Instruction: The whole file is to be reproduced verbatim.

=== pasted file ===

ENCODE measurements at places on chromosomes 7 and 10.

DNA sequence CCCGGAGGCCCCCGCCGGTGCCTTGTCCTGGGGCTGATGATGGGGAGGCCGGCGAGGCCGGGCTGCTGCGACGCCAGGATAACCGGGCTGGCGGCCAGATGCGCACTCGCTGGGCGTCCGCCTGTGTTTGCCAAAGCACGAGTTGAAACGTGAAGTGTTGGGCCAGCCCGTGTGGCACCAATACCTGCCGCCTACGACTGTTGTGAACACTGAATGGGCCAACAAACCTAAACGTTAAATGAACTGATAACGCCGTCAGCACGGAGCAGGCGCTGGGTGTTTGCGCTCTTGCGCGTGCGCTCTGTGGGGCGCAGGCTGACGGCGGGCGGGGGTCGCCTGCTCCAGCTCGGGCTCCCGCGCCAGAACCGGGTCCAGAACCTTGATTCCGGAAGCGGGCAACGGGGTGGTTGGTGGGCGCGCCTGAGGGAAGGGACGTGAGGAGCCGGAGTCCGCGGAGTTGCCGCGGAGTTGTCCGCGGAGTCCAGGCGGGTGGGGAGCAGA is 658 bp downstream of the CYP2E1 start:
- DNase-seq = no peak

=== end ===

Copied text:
ENCODE measurements at places on chromosomes 7 and 10.

DNA sequence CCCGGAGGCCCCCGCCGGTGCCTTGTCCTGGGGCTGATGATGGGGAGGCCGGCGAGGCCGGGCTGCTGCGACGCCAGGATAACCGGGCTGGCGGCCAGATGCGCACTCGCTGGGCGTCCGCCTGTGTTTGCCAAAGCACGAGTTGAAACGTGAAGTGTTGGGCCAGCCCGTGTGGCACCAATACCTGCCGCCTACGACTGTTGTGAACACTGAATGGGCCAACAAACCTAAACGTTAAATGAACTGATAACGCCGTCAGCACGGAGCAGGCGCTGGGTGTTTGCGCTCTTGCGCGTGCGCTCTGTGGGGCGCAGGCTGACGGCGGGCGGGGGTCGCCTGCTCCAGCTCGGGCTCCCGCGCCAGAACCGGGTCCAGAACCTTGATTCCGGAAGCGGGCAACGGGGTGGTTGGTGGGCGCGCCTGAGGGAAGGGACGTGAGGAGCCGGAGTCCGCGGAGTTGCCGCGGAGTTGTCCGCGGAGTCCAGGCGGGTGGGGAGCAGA is 658 bp downstream of the CYP2E1 start:
- DNase-seq = no peak